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Dell unveils stunning 4K OLED UltraSharp display and declares war on bezels

Gordon Mah Ung | Jan. 7, 2016
Dell's 2016 monitor lineup includes a stunning OLED display, InfinityEdge bezels, and wireless phone charging.

dell ultrasharp 30 ultra hd 4k oled monitor high res
Dell's UltraSharp 30 uses an OLED 4K panel. Credit: Dell

Let the 4K OLED monitor wars begin. Dell formerly unwrapped its first OLED panel Wednesday morning at the Consumer Electronics Show in Las Vegas.

Promising true black levels, off the hook contrast levels, and gorgeous colors, the Dell UltraSharp 30 UP3017Q brings the OLED magic at a price that’s actually a bargain for an OLED UltraHD 4K panel—it’s $4,999.

That may seem like the price of a used car, but when you consider the only other 30-inch UltraHD 4K panel that we know of is the studio-grade Sony BVMX300 at $18,000, maybe it’s not so bad. To be fair to Sony, its panel is an HDR monitor.

Dell UltraSHarp 4k OLED Monitor USB-C Charging 
Dell’s new UltraSharp is an almost affordable OLED monitor that pushes UltraHD 4K resolution and supports charging laptops through USB-C too. Credit: Gordon Mah Ung

The Dell is certainly no slouch though. It can display 1.07 billion colors, has a 400,000:1 contrast ratio and response time of 0.1ms. The UP3017Q is rated at 100 percent of the AdobeRGB color space and can hit 97.8 percent of the DCI-P3 color space. DCI-P3 is the color space used exclusively for cinema today.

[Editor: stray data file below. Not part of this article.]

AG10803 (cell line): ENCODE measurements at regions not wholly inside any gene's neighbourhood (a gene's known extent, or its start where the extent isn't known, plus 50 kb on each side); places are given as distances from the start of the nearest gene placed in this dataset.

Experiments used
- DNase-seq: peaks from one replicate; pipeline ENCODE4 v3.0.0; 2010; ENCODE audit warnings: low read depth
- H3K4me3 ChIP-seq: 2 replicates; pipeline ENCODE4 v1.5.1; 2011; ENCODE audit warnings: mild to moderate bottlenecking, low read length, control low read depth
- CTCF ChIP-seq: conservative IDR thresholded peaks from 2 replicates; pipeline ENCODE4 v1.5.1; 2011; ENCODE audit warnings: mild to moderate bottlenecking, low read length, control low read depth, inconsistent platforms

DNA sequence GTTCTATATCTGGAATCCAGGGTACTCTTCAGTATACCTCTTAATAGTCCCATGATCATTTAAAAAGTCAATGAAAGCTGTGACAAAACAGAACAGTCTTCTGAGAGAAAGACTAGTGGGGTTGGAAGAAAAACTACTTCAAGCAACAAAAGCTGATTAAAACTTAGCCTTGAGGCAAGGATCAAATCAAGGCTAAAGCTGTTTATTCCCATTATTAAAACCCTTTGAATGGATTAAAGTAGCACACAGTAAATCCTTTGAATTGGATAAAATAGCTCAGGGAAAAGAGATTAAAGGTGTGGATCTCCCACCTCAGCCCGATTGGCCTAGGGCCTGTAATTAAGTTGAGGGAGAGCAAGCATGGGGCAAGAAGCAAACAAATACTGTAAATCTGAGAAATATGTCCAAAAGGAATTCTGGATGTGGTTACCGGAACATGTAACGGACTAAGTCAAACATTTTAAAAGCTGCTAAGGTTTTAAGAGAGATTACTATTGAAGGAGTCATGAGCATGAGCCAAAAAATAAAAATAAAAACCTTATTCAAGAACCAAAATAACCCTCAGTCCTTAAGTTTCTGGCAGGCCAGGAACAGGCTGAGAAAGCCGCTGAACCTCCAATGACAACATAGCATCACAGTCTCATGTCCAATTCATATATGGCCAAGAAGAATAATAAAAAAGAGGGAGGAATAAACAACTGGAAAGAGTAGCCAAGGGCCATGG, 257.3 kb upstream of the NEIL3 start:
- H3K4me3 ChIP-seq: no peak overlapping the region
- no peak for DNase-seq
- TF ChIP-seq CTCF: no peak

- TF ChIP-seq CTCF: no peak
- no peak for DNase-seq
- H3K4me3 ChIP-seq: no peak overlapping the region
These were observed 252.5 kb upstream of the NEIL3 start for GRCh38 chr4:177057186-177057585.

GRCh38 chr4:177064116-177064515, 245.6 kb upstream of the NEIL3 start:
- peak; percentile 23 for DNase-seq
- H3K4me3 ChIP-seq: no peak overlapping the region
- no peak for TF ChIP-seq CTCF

Unlike conventional monitors that use LEDs or fluorescent tubes to light them, organic light emitting diodes or OLEDs create their own lighting. This allows OLED displays to be thinner and smaller while offering superb black levels and contrast levels. OLEDs have been in use in phones for years and high-end televisions more recently, but so far haven’t dipped to consumer displays. You can argue consumer OLED displays still haven’t, since the UP3017Q isn’t aimed at gamers or casual users. Dell expects it to mostly cater to professionals.

Burn-in?

The company said it has built in special features to compensate for two weaknesses of OLED. The first is image retention, where a static image that has been on the screen too long “burns in” to the screen. Dell said the UP3017Q uses a pixel-shifting feature to reduce the chance of burn-in.

The other problem with OLED panels is a shorter life span due to the organic layer breaking down over time. Dell said the UP3017Q features a “presence” detector to tell when you’re in front of the monitor or not, and switch off the display when you aren’t.

It’s not just about the fancy OLED screen, though. Dell said it has integrated USB-C Power Delivery into the new monitor so you can run the display and power your laptop through a single USB-C cable. If you’re still champing at the bit to see just how gorgeous this OLED looks on your desk, you’ll have to wait a bit longer. The new Dell OLED panel won’t go on sale until March 31.

 

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